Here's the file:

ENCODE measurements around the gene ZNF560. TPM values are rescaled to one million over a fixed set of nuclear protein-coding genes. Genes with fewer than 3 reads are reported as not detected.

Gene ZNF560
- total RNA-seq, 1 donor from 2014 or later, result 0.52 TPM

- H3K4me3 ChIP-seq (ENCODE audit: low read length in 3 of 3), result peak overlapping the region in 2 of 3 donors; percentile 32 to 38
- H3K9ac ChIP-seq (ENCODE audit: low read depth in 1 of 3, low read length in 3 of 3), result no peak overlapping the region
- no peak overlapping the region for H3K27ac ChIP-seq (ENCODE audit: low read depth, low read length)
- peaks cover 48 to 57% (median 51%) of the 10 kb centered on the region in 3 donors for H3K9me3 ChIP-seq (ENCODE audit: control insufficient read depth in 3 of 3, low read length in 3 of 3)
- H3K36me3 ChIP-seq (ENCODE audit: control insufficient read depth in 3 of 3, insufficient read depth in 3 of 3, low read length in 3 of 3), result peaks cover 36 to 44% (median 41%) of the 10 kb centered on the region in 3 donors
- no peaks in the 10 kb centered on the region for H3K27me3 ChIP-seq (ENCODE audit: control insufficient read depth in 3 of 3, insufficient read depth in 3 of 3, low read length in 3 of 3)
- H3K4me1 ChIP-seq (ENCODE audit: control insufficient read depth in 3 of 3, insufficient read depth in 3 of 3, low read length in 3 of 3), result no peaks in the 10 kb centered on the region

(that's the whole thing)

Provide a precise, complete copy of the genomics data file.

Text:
ENCODE measurements around the gene ZNF560. TPM values are rescaled to one million over a fixed set of nuclear protein-coding genes. Genes with fewer than 3 reads are reported as not detected.

Gene ZNF560
- total RNA-seq, 1 donor from 2014 or later, result 0.52 TPM

- H3K4me3 ChIP-seq (ENCODE audit: low read length in 3 of 3), result peak overlapping the region in 2 of 3 donors; percentile 32 to 38
- H3K9ac ChIP-seq (ENCODE audit: low read depth in 1 of 3, low read length in 3 of 3), result no peak overlapping the region
- no peak overlapping the region for H3K27ac ChIP-seq (ENCODE audit: low read depth, low read length)
- peaks cover 48 to 57% (median 51%) of the 10 kb centered on the region in 3 donors for H3K9me3 ChIP-seq (ENCODE audit: control insufficient read depth in 3 of 3, low read length in 3 of 3)
- H3K36me3 ChIP-seq (ENCODE audit: control insufficient read depth in 3 of 3, insufficient read depth in 3 of 3, low read length in 3 of 3), result peaks cover 36 to 44% (median 41%) of the 10 kb centered on the region in 3 donors
- no peaks in the 10 kb centered on the region for H3K27me3 ChIP-seq (ENCODE audit: control insufficient read depth in 3 of 3, insufficient read depth in 3 of 3, low read length in 3 of 3)
- H3K4me1 ChIP-seq (ENCODE audit: control insufficient read depth in 3 of 3, insufficient read depth in 3 of 3, low read length in 3 of 3), result no peaks in the 10 kb centered on the region